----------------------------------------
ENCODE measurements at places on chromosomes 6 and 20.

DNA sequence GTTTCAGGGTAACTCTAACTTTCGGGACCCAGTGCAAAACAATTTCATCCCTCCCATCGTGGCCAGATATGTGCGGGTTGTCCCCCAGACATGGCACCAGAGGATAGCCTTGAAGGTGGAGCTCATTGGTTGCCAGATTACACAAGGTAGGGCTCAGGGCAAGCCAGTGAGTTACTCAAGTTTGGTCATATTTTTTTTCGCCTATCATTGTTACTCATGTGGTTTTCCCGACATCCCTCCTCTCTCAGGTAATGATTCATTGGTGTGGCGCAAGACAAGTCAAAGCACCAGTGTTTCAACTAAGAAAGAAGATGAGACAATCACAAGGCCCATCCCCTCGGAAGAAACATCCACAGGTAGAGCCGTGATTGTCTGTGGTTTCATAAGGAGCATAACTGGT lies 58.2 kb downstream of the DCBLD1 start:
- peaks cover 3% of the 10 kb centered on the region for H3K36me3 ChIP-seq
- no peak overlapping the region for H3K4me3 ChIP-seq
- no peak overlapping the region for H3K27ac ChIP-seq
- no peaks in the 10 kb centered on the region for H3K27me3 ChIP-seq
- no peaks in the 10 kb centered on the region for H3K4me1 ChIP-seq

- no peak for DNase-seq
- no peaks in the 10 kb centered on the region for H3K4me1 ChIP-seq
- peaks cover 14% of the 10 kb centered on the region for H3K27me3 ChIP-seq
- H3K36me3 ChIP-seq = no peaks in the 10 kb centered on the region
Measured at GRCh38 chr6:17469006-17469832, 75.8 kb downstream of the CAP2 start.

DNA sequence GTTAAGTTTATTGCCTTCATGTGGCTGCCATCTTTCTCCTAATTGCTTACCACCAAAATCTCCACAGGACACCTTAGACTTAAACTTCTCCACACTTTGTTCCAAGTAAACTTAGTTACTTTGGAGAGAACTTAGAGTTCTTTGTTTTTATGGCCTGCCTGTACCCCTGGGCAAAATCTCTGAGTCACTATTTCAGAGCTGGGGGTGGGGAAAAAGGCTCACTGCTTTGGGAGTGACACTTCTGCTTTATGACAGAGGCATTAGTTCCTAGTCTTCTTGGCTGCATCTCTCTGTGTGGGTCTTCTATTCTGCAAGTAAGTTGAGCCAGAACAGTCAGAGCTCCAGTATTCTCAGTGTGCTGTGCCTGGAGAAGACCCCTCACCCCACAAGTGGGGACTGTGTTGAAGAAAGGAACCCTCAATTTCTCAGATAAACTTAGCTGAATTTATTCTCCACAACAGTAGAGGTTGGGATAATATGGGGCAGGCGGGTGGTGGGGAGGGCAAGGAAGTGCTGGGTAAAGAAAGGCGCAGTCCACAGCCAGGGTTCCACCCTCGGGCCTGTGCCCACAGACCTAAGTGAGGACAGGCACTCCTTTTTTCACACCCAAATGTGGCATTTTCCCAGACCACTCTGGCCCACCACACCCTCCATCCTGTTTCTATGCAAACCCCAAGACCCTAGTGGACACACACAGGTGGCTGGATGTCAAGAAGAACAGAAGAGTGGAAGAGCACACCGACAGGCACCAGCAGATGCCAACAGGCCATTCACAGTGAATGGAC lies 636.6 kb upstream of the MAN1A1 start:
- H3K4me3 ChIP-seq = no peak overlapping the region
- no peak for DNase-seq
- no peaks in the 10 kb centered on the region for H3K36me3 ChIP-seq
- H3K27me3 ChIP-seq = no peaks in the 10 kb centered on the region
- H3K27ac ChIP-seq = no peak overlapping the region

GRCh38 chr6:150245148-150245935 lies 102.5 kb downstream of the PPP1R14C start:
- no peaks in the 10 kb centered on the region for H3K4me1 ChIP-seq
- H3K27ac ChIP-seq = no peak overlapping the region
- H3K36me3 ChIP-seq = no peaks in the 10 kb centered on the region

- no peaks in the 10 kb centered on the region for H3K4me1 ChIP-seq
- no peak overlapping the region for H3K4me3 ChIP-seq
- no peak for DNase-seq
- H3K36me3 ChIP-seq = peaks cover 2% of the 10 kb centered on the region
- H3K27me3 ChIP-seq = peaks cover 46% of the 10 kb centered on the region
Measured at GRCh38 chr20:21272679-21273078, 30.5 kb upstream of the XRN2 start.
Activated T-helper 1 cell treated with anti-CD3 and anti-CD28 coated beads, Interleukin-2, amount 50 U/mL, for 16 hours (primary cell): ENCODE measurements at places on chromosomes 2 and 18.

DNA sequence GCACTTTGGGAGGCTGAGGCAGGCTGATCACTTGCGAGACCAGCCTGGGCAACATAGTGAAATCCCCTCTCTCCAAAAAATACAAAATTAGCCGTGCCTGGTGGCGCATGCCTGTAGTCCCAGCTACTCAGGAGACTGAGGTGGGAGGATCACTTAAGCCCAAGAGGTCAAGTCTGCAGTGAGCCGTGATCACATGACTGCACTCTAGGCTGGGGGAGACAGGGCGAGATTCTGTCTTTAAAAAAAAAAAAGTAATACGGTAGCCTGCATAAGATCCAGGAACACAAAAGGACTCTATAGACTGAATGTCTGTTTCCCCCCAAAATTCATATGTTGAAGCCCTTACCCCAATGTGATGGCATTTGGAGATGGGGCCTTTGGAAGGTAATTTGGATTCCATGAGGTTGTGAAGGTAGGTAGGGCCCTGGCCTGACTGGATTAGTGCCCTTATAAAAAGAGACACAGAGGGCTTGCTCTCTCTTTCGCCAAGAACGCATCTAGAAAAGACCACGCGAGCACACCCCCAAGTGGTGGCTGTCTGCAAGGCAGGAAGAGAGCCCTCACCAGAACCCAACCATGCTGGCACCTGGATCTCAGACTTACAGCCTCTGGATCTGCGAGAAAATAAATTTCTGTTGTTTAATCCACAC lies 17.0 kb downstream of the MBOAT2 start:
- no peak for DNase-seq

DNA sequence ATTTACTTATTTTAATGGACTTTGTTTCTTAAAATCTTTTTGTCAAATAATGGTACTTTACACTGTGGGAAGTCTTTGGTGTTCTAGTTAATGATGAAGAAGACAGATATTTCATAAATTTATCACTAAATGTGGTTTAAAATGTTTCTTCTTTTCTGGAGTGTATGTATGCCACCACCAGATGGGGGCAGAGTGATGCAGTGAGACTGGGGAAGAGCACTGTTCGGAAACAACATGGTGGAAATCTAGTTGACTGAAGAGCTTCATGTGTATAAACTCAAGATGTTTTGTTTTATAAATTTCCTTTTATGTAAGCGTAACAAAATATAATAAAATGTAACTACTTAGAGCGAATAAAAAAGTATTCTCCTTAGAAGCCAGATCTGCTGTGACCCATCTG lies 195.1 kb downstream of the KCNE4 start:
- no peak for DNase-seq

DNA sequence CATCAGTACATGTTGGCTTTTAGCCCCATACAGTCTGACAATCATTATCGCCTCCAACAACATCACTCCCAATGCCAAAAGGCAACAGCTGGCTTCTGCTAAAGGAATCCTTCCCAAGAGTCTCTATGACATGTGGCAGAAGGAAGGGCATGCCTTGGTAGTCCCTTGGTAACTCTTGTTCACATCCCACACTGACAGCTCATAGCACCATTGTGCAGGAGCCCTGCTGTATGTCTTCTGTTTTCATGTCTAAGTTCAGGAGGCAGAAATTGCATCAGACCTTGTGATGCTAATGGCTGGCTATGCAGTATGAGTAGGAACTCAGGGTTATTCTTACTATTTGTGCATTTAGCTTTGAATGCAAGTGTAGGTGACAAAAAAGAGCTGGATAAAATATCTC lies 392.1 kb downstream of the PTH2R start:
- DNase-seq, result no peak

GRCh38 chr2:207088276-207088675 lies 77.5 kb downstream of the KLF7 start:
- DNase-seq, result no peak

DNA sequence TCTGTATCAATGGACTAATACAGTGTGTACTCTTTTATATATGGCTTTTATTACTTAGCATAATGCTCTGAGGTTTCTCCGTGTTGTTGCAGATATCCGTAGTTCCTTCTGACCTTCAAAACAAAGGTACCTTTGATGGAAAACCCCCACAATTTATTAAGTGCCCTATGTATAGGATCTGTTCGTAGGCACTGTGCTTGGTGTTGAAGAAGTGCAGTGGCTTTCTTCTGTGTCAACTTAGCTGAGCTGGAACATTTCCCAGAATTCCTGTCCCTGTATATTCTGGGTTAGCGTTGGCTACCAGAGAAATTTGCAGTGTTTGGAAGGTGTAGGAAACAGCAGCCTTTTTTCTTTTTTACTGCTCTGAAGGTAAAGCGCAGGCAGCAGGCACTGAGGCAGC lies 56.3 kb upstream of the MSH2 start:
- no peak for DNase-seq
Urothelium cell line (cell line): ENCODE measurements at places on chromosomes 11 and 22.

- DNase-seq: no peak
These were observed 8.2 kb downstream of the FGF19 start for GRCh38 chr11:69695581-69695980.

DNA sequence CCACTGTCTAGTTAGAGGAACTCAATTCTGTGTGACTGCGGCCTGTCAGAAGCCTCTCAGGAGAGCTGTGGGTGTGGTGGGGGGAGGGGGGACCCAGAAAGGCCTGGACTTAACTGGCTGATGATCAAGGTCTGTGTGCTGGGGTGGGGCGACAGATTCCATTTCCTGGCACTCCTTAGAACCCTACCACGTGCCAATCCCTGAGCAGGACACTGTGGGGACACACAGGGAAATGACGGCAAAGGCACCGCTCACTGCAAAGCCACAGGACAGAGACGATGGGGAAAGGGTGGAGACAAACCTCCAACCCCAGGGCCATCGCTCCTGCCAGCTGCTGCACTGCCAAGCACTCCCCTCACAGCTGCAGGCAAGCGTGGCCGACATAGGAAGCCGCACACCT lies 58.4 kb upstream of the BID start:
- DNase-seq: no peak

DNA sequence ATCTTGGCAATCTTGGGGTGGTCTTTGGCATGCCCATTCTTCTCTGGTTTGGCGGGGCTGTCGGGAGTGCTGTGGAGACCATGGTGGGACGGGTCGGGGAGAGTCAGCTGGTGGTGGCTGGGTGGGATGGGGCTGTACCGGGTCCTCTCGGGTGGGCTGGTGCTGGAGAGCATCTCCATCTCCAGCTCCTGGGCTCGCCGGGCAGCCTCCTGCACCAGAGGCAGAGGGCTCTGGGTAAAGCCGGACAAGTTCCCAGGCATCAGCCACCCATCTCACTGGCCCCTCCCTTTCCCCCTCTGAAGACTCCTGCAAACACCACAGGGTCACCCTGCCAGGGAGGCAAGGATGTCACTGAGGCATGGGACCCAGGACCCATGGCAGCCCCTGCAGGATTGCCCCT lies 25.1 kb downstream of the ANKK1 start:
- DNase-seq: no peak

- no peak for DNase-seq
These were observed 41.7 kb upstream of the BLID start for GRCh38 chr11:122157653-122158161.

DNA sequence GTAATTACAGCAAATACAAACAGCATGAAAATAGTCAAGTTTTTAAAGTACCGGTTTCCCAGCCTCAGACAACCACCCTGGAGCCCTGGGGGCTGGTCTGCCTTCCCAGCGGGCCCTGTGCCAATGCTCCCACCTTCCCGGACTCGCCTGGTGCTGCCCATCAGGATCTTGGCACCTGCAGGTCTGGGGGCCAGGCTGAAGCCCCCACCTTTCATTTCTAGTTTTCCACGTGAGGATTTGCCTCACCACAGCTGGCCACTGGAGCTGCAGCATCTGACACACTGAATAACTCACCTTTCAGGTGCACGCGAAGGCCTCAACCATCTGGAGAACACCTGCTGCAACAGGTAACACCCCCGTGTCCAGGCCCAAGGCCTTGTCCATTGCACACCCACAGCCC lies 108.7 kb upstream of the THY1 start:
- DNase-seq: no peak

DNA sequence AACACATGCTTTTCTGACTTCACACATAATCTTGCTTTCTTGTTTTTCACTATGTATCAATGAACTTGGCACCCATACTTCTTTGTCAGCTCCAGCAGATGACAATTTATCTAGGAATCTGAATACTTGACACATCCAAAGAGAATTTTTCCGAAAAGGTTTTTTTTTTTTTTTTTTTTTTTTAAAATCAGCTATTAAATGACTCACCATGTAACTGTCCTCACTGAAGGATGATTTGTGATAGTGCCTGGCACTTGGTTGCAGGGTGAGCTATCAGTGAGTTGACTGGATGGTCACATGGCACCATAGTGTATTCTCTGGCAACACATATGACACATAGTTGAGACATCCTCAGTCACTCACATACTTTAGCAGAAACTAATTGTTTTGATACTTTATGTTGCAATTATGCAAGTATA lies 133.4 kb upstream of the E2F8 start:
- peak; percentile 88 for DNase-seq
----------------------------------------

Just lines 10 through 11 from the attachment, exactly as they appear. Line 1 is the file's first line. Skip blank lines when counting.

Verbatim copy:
- peaks cover 14% of the 10 kb centered on the region for H3K27me3 ChIP-seq
- H3K36me3 ChIP-seq = no peaks in the 10 kb centered on the region